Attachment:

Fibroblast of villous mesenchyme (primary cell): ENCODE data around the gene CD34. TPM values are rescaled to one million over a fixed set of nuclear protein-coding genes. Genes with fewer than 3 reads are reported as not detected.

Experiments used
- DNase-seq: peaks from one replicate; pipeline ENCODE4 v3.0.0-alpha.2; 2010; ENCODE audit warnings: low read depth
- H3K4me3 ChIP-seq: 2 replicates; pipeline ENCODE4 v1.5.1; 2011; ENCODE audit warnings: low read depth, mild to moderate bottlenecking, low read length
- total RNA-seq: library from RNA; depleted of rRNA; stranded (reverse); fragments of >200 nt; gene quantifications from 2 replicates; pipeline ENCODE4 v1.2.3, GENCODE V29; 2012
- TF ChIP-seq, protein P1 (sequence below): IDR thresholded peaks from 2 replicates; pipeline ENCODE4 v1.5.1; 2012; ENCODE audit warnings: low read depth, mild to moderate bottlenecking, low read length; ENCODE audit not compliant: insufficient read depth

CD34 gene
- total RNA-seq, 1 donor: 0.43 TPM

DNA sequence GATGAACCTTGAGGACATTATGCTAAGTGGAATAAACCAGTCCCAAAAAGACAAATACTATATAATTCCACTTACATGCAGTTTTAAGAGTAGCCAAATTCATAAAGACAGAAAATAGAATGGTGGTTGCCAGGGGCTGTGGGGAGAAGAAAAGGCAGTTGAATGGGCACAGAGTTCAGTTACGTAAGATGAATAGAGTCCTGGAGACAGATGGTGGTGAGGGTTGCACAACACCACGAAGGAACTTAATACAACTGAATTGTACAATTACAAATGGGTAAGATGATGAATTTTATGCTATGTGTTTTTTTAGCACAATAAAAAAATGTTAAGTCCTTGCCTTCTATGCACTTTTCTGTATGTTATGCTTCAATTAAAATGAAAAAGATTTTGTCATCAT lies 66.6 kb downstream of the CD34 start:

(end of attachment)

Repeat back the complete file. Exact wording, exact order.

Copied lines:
Fibroblast of villous mesenchyme (primary cell): ENCODE data around the gene CD34. TPM values are rescaled to one million over a fixed set of nuclear protein-coding genes. Genes with fewer than 3 reads are reported as not detected.

Experiments used
- DNase-seq: peaks from one replicate; pipeline ENCODE4 v3.0.0-alpha.2; 2010; ENCODE audit warnings: low read depth
- H3K4me3 ChIP-seq: 2 replicates; pipeline ENCODE4 v1.5.1; 2011; ENCODE audit warnings: low read depth, mild to moderate bottlenecking, low read length
- total RNA-seq: library from RNA; depleted of rRNA; stranded (reverse); fragments of >200 nt; gene quantifications from 2 replicates; pipeline ENCODE4 v1.2.3, GENCODE V29; 2012
- TF ChIP-seq, protein P1 (sequence below): IDR thresholded peaks from 2 replicates; pipeline ENCODE4 v1.5.1; 2012; ENCODE audit warnings: low read depth, mild to moderate bottlenecking, low read length; ENCODE audit not compliant: insufficient read depth

CD34 gene
- total RNA-seq, 1 donor: 0.43 TPM

DNA sequence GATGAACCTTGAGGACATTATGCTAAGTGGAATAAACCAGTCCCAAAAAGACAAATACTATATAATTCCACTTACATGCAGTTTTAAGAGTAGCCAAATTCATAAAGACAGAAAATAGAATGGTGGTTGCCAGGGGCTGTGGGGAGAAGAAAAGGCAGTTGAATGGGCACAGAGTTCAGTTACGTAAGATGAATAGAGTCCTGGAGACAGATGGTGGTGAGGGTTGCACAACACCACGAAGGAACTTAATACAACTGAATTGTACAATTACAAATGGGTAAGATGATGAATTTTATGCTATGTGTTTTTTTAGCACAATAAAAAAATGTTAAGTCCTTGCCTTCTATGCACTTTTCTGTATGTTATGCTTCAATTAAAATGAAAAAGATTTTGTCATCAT lies 66.6 kb downstream of the CD34 start: